When Kristen Stewart and Dakota Fanning signed up for "The Runaways," a biopic that would have them playing '70s punk rockers Cherie Currie and Joan Jett, a lot of people said it would be a cinch — just put on the leather pants, check the hair and roll the cameras. But when MTV caught up with the BFFs recently to discuss the new flick, we discovered that the two hardworking stars were so determined to get things right that they even utilized some sleight of hand.
In a split-second, blink-and-you'll-miss-it-shot from the movie, the teenage rockers sit down to sign their first big recording contracts. If you look closely, you'll see that both Stewart and Fanning sign with their left hands. So, we had to ask a geeky but enlightening question: Are they really left-handed?
"They're left-handed," Fanning explained. "I'm right-handed."
"Uh-huh, they're left-handed," KStew agreed. "And I'm right-handed."
When it came time to shoot the movie, why did the two teen actresses care so intensely about a tiny detail that no one — OK, well maybe just us — would ever notice?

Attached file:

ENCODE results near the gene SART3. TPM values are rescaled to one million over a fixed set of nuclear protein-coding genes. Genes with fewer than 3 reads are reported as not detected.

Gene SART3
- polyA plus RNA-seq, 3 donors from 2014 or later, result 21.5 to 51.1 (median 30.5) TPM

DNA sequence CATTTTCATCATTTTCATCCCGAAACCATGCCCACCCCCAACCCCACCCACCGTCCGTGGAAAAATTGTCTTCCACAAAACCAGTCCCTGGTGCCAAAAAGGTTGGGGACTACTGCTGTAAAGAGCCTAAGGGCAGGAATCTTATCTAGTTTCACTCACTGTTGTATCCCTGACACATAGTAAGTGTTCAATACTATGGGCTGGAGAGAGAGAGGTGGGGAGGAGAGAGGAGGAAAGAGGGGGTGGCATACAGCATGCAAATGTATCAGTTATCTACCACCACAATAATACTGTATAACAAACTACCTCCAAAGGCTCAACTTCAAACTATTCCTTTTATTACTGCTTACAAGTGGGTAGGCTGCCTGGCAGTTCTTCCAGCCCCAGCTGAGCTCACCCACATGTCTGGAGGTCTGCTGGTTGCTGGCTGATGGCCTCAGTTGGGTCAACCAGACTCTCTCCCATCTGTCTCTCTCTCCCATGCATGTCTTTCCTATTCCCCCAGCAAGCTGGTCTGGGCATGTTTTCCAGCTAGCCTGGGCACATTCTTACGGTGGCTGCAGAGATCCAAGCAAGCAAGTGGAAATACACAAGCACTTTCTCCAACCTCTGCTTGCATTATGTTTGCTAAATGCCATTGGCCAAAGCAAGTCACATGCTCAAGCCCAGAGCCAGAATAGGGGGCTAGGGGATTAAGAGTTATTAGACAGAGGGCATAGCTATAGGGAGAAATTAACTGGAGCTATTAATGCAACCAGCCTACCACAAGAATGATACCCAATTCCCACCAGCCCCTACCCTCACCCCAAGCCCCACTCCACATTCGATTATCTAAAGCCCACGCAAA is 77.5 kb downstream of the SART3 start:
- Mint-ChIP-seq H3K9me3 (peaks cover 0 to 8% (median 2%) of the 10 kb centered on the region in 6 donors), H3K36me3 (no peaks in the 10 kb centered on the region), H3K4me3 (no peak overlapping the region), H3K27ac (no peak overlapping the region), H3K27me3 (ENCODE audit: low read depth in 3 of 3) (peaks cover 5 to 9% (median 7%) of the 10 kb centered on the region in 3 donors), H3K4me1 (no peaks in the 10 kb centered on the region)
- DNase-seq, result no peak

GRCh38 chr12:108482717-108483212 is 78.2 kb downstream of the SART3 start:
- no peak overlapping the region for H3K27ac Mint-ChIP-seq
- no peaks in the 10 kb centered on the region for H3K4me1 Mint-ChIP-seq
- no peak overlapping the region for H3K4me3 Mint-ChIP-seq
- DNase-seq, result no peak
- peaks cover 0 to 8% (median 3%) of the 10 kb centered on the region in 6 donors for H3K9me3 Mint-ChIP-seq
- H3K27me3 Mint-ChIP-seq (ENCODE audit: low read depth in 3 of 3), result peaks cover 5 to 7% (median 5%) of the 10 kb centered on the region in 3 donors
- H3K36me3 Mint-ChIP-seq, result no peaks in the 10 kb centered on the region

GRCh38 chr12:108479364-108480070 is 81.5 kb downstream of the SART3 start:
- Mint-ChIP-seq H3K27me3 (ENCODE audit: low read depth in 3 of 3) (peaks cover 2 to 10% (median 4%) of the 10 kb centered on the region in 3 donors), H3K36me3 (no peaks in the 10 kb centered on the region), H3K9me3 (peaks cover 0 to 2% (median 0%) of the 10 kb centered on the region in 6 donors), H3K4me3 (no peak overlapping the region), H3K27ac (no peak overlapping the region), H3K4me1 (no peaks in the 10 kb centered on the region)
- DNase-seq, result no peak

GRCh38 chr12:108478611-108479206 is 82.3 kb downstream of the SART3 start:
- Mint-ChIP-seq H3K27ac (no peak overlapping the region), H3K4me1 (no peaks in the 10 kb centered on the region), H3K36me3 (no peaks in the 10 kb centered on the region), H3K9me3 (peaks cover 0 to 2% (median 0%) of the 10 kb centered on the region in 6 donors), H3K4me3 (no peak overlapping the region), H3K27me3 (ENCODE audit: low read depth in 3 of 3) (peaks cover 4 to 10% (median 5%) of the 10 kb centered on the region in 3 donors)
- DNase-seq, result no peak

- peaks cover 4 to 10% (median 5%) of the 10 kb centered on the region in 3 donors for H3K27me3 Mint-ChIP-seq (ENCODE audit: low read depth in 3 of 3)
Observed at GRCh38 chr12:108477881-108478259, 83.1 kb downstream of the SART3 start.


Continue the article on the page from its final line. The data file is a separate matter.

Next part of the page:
"We knew we were going to have a scene where we were going to have to sign something, so you need to ask [the real-life people you're portraying]," Fanning explained, giving us just a sample of the behind-the-scenes minutiae the actresses used while studying Currie and Jett.
Stewart agreed that although the two shots are literally a split-second each, the two young Hollywood stars take their acting jobs very seriously.
"Joan [has a distinctive writing style]; I had a couple other little writing bits [I noticed] because I've seen her write," Stewart added, saying that the mimicry went so far that fans might also notice the way she hooks her left arm around the pen. "Curled over," added Dakota, demonstrating the move.
"Yeah, exactly like this," Stewart agreed, clearly enthused that people would pick up on such tiny details of her performance. "It's almost like she's hiding [the pen]."
It's only one of countless decisions KStew and Dakota made while capturing the real-life rockers — from how to stand, to how to sing, to the way they spoke to each other. Both were insistent that they spend a great deal of time with their real-life counterparts, and insisted that the research paid off.
"[Joan Jett] does write a little weird. And that's why it was so great having her around, not just [for little stuff like that], but for the emotional connection — to capture an essence, and they are such vivid people," Stewart said of her method. "It was great to have her there."
Check out everything we've got on "The Runaways."
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